I don’t think we will be inspired by Brighton. Mr Ed is reported to be frightened of disclosing his hand too soon or of having policy ideas blow up in his face. The problem is that people are beginning to make their minds up about the next election. Some have already concluded that Mr Ed is a bit odd, betrayed his brother or the memory of the last Labour government is too green.


Then there is the modest upturn in the economy. That presents a problem for Labour. The Shadow Chancellor Ed Balls is now being depicted as a prophet of doom who’s been proved wrong and Coalition Ministers are saying there has been gain from the pain. The answer to this in Brighton will be that despite the upturn people are still getting worse off because inflation is ahead of wage rises. Who will win this argument?


It’s not all gloom for Mr Ed. Arguably he helped create the breathing space for an alternative solution to air strikes in relation to Syria’s chemical weapons Also I don’t expect the conference to be derailed by a row with the unions. Mr Ed is on to something in wanting real Labour supporters involved in the party rather than being token ones on union membership lists. Whatever the merits of the issue, a floor fight was averted at the TUC and it surely will be in Brighton.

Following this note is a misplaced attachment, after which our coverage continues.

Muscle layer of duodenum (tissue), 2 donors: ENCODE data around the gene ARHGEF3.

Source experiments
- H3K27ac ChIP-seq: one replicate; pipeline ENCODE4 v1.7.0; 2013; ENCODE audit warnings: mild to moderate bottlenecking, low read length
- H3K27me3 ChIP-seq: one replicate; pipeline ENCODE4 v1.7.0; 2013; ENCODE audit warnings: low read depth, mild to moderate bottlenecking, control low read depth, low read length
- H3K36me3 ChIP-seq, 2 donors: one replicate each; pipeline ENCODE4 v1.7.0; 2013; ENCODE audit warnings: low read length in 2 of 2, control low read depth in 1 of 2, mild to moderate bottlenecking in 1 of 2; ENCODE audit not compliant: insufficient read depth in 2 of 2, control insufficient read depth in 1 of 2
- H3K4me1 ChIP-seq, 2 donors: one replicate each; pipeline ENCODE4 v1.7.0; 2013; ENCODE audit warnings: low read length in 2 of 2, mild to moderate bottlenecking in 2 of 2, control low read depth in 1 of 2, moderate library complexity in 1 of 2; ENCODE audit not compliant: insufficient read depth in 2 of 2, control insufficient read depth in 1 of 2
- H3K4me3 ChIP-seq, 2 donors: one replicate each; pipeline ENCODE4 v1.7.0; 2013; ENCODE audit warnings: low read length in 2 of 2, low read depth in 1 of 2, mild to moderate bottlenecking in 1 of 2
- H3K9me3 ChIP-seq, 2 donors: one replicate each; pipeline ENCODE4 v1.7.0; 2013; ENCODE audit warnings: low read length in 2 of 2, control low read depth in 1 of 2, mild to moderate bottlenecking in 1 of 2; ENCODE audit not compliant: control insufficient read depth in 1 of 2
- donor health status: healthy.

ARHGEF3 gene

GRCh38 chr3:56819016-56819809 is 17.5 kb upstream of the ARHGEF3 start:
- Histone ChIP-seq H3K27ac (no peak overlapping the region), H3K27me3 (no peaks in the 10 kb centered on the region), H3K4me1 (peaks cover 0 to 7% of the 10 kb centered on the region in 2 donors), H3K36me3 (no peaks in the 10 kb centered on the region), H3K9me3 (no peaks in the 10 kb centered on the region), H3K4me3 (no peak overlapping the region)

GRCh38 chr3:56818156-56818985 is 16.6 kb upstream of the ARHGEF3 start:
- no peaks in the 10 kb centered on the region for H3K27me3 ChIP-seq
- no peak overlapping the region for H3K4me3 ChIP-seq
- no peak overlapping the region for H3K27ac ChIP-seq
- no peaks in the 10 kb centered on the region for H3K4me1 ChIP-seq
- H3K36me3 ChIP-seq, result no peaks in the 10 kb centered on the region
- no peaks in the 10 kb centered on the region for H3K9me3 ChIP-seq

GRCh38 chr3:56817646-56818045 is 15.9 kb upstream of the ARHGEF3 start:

I’ve been north of the border this week and have got the full force of the Scottish independence debate. With a year to go until this decision is made I went to the old fruit market in Glasgow where my old Radio Manchester colleague Victoria Derbyshire was conducting a debate. She had supporters of both sides and a large number of people undecided because in their heart they want to be free but fear cutting ties with England might hit their living standards.


In the debate broadcast on BBC Radio 5 Live, passions were highest amongst those wanting independence and their indignation about being ruled by Conservatives at Westminster when they are virtually non existent in Scotland was a major cause.




The Business Secretary Vince Cable got a taste for the spotlight when he did that Strictly cameo in 2010. He spent the whole of last week in Glasgow drawing attention to himself. He was going to stay out of the economic debate, then he arrived surrounded by cameras. Then he was rude about the Tories to the consternation of the right of his party, and he finished up saying the Coalition might collapse before the election.


Anyway my time in the Scottish capital was not wasted, so here’s the gossip.


I heard a rumour that the LIVERPOOL ARENA has extracted generous compensation from the Lib Dems following the party’s decision to pull out of their planned conference in the city next autumn because of a clash with the Scottish Referendum…….opinion is divided on whether North West MEP CHRIS DAVIES can hold his seat against the UKIP onslaught in next May’s European elections……HAZEL GROVE Lib Dems are warning party HQ not to interfere if Sir Andrew Stunell stands down and they have to choose a new candidate…..and CLLR BILL WINLOW is enjoying his role as Scrutiny supremo at Lancashire County Council. The Lib Dems are supporting the minority Labour administration and according to Bill he gets first sight of most of the policy ideas.


Now let’s see if Brighton rocks!